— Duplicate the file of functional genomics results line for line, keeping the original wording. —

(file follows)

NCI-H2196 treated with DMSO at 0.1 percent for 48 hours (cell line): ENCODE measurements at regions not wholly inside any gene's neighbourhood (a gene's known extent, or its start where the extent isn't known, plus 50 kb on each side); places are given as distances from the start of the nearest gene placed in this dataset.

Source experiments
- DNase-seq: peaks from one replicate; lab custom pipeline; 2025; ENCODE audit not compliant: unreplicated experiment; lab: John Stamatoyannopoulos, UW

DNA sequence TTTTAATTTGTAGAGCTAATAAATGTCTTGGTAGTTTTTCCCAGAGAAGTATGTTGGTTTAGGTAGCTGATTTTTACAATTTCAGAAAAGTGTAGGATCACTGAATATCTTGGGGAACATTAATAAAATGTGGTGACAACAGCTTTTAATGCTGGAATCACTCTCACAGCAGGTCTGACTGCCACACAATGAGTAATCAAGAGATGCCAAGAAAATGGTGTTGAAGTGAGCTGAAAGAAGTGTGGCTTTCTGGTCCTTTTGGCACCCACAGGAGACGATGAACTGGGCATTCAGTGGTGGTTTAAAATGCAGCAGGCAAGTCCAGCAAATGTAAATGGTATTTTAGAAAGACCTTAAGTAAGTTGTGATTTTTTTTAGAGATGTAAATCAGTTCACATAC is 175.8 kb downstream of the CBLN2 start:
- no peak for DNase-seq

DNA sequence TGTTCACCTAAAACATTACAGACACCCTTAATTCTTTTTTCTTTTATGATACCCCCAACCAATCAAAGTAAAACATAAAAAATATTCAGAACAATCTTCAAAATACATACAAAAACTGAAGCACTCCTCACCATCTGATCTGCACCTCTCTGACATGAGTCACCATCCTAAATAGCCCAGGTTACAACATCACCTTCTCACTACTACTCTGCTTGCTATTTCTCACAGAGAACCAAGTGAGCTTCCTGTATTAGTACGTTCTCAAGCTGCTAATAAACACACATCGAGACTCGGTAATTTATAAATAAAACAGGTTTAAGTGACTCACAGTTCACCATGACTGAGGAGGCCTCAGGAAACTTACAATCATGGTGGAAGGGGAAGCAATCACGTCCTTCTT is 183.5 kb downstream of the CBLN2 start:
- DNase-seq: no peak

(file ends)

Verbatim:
NCI-H2196 treated with DMSO at 0.1 percent for 48 hours (cell line): ENCODE measurements at regions not wholly inside any gene's neighbourhood (a gene's known extent, or its start where the extent isn't known, plus 50 kb on each side); places are given as distances from the start of the nearest gene placed in this dataset.

Source experiments
- DNase-seq: peaks from one replicate; lab custom pipeline; 2025; ENCODE audit not compliant: unreplicated experiment; lab: John Stamatoyannopoulos, UW

DNA sequence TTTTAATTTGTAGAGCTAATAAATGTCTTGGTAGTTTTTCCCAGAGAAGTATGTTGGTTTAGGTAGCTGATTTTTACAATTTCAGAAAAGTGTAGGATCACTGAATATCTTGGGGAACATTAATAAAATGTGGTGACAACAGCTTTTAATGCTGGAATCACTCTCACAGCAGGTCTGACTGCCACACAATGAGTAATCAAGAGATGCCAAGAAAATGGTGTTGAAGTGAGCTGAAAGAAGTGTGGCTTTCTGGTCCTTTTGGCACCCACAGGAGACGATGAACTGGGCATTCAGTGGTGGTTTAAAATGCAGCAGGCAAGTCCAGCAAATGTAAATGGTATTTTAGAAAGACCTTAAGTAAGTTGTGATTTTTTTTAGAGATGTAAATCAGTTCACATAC is 175.8 kb downstream of the CBLN2 start:
- no peak for DNase-seq

DNA sequence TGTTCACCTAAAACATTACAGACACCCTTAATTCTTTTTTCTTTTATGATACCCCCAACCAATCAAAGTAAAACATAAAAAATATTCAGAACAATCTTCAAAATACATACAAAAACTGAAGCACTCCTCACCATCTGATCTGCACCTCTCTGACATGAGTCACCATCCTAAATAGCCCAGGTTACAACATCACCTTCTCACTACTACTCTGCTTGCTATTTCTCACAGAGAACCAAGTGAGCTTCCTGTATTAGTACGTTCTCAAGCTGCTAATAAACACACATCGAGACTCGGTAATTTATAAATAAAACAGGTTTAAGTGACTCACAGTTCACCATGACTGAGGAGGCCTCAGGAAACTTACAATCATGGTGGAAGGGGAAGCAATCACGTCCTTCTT is 183.5 kb downstream of the CBLN2 start:
- DNase-seq: no peak